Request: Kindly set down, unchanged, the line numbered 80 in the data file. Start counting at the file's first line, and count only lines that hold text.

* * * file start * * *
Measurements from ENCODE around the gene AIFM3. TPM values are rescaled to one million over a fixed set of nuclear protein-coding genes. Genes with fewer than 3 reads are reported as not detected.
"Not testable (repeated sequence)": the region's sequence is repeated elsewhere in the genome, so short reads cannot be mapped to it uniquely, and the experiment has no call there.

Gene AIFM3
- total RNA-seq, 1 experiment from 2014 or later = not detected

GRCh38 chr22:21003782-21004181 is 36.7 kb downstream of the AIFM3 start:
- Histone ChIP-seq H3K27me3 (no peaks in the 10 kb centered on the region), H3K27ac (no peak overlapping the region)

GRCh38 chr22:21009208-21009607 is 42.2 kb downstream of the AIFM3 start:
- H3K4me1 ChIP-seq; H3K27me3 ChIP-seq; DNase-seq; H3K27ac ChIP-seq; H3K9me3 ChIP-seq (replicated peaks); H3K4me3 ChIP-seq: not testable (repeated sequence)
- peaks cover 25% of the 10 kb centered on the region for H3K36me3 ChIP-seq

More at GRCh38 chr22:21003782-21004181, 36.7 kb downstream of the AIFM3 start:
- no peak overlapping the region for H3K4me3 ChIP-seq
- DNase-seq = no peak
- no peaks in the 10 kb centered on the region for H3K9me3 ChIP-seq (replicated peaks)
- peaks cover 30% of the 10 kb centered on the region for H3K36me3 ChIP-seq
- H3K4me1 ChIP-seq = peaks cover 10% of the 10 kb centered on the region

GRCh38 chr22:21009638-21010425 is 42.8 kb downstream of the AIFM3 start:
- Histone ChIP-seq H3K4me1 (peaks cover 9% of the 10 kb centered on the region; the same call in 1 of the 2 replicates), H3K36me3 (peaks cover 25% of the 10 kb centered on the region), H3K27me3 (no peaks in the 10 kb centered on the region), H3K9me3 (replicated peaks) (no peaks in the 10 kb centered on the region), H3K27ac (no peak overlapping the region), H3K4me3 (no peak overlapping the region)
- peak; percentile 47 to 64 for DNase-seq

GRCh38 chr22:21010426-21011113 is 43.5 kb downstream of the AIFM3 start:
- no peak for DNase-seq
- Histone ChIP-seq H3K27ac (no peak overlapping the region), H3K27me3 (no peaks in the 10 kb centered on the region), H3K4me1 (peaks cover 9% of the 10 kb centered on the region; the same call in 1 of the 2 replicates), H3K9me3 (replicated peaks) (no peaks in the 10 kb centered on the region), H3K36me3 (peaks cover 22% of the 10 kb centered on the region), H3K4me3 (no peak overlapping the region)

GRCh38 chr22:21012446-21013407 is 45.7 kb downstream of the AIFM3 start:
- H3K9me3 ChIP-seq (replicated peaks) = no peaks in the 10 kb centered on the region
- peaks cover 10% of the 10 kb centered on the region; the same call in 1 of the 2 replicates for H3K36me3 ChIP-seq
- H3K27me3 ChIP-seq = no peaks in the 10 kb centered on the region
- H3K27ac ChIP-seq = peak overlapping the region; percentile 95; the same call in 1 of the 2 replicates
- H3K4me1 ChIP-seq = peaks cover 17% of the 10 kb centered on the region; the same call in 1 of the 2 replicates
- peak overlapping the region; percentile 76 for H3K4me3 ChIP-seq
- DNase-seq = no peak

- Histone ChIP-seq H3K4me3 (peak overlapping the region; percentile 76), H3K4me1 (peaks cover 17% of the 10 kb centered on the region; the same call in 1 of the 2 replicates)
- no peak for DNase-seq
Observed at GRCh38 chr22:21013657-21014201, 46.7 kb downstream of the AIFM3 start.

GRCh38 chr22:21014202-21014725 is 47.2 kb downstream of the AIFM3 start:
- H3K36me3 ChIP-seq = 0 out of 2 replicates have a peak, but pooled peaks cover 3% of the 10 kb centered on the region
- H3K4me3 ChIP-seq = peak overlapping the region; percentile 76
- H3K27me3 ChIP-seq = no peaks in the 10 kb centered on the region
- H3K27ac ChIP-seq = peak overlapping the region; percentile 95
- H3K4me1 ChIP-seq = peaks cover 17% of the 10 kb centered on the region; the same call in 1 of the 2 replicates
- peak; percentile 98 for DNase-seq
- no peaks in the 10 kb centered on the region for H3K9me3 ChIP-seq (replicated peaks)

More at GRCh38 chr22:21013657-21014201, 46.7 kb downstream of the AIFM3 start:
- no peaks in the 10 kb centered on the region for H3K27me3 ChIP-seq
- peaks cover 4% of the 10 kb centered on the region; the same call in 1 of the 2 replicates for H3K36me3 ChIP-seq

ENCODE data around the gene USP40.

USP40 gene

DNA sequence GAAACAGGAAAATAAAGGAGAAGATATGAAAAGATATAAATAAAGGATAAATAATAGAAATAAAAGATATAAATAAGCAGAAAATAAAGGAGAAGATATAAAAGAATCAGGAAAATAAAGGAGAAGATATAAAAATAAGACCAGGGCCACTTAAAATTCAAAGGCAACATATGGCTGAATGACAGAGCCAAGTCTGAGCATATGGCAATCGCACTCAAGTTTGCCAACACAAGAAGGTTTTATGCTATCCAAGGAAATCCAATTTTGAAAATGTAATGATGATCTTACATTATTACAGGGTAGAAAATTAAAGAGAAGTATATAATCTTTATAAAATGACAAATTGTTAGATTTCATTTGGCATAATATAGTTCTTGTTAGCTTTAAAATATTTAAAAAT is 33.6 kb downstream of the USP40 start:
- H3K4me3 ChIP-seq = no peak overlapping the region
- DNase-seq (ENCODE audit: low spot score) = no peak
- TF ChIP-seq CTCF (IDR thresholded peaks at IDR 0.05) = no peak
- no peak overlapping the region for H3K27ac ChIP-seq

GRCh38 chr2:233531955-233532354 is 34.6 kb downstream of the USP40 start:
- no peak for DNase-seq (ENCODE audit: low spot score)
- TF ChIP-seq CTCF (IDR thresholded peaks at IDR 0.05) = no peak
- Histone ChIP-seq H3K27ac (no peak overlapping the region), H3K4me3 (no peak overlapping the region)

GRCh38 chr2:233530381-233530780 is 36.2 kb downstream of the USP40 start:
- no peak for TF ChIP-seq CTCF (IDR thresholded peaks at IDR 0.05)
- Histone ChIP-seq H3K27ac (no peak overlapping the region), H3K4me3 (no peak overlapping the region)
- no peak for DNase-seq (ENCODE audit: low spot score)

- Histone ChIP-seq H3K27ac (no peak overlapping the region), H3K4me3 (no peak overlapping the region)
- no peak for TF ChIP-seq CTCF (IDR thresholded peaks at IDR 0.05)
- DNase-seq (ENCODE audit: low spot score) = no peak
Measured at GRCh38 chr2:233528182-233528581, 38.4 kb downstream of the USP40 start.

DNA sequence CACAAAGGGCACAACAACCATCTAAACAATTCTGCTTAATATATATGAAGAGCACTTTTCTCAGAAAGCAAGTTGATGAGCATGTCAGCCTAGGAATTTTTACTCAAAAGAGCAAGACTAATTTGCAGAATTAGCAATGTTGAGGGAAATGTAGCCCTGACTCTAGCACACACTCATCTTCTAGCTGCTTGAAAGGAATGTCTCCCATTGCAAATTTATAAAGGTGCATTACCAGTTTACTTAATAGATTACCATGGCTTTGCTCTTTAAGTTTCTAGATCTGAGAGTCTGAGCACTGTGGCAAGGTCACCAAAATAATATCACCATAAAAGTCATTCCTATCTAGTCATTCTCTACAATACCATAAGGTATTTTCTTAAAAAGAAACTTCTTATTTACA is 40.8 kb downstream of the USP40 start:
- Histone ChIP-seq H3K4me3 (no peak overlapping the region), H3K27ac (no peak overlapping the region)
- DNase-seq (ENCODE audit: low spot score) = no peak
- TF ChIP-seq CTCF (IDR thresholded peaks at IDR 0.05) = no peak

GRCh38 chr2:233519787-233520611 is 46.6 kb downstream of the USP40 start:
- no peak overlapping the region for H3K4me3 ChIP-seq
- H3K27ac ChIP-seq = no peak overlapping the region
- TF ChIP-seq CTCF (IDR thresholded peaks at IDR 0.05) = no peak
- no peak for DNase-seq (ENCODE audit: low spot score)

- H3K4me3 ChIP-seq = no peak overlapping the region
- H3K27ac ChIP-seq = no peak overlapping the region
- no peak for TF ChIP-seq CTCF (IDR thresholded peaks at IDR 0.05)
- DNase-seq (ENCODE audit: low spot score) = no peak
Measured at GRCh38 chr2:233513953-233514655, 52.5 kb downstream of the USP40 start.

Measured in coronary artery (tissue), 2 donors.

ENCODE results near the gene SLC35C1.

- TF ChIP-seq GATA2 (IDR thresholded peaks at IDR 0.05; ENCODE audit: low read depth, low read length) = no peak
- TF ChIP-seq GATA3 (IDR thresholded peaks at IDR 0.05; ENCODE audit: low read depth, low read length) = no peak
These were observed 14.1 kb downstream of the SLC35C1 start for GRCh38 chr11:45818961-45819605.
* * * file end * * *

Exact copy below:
- TF ChIP-seq GATA3 (IDR thresholded peaks at IDR 0.05; ENCODE audit: low read depth, low read length) = no peak